Bell Set of Marquis Su of Jin: hear my ancient song
Name: Bell Set of Marquis Su of Jin | 中文名: 晋侯酥编钟
Dated to: ~850 B.C. | Culture: King Li of West Zhou Dynasty
Unearthed: 1990~1993 A.D. @ Quwo, Shanxi | Current location: Shanghai Museum
Bell Dimension: height: 52cm (biggest), 22cm (smallest)
There are inscriptions on these 16 bells, as engraved with chisel, not cast, since carving marks are obvious. A total of 355 words, the inscriptions can be put together, as a complete record that Marquises Su was mandated a crusade against barbarians on the 8th of first month of Year 33rd of King Li of Zhou (846 B.C.).
Discovery and return of looted relics
Near the Village Qu of Quwo County in Shanxi Province, where located the ancient capital of Jin State, there are nine tombs of Jin marquises and their wives. During the early 1990s, grave robbing was rampant in that region, and many precious cultural relics lost overseas.
In December 1992, Ma Cheng Yuan, the head of Shanghai Museum, found this set of 14 antique bells in a Hong Kong antique shop. At that time, many other people thought it’s fake because of its carved inscriptions. Mr. Ma is an expert on bronze wares, and he knew they are precious relics. So he bought them and mailed it back to Shanghai. Based on inscriptions he named the bell set as “Bell Set of Marquis Su of Jin.”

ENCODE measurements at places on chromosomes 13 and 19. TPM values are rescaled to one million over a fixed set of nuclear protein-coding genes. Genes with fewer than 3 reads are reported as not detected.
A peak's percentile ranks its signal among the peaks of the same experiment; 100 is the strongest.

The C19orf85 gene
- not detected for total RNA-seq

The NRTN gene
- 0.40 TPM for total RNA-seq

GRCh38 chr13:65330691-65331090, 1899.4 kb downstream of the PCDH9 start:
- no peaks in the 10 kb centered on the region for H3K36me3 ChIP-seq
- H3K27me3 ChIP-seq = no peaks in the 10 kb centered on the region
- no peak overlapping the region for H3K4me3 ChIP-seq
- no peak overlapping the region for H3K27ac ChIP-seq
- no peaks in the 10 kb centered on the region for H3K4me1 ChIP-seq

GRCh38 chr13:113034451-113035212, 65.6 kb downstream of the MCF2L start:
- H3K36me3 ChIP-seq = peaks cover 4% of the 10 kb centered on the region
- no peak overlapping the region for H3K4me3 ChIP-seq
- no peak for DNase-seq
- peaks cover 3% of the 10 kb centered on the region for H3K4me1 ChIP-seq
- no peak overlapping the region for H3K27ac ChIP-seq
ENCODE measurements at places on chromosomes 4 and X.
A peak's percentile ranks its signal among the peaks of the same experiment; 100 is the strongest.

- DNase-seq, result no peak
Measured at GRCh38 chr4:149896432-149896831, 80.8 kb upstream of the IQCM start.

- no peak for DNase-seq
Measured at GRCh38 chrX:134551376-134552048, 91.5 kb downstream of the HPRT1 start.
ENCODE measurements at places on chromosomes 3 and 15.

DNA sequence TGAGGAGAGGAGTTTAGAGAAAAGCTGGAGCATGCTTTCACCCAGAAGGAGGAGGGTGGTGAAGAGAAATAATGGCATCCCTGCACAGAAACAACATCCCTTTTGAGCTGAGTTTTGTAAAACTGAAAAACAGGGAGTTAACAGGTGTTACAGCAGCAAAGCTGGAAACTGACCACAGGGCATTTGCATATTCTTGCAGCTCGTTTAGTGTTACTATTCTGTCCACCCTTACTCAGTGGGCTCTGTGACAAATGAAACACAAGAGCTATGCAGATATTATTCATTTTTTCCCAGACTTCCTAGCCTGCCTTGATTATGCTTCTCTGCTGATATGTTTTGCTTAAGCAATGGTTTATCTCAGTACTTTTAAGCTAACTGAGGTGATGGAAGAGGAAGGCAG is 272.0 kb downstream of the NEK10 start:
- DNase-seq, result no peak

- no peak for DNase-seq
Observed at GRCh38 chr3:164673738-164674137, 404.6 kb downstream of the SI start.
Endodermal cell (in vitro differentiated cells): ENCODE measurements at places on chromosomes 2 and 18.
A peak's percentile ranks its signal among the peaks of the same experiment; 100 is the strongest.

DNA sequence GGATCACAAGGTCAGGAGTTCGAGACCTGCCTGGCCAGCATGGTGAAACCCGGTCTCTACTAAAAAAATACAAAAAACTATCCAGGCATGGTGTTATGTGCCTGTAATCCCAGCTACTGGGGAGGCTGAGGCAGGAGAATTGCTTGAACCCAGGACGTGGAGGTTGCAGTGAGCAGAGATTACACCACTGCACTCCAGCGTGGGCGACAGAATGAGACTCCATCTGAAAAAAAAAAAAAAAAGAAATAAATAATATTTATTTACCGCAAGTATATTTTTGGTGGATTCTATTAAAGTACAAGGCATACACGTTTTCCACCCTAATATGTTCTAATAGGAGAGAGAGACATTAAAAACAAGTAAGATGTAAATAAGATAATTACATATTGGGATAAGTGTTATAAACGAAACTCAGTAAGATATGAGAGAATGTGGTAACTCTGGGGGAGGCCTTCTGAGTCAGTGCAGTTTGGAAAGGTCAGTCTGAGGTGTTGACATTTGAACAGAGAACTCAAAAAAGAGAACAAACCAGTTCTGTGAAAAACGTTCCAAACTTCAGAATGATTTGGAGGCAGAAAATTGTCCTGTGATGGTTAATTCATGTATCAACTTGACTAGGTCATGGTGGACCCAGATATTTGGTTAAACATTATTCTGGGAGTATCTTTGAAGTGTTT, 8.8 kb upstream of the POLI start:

In early 1993, archeologists from Peking University and the Shanxi Provincial Institute of Archeology did salvage excavations at the tombs. They found a dozen pieces of bronze wares, of which there are two inscribed bells, which were also chiseled. Their shape resemble the 14 bells of Marquis Su, inscriptions can also be put together, confirmed these 16 bells are one set out of the same tomb.
Geeeee, glad that they are eventually reunited.
[Forbidden Treasure of China Series]
This is the 9th of 64 culture heritages that the government of China forbids to exhibit abroad. The complete list is here. In Chinese.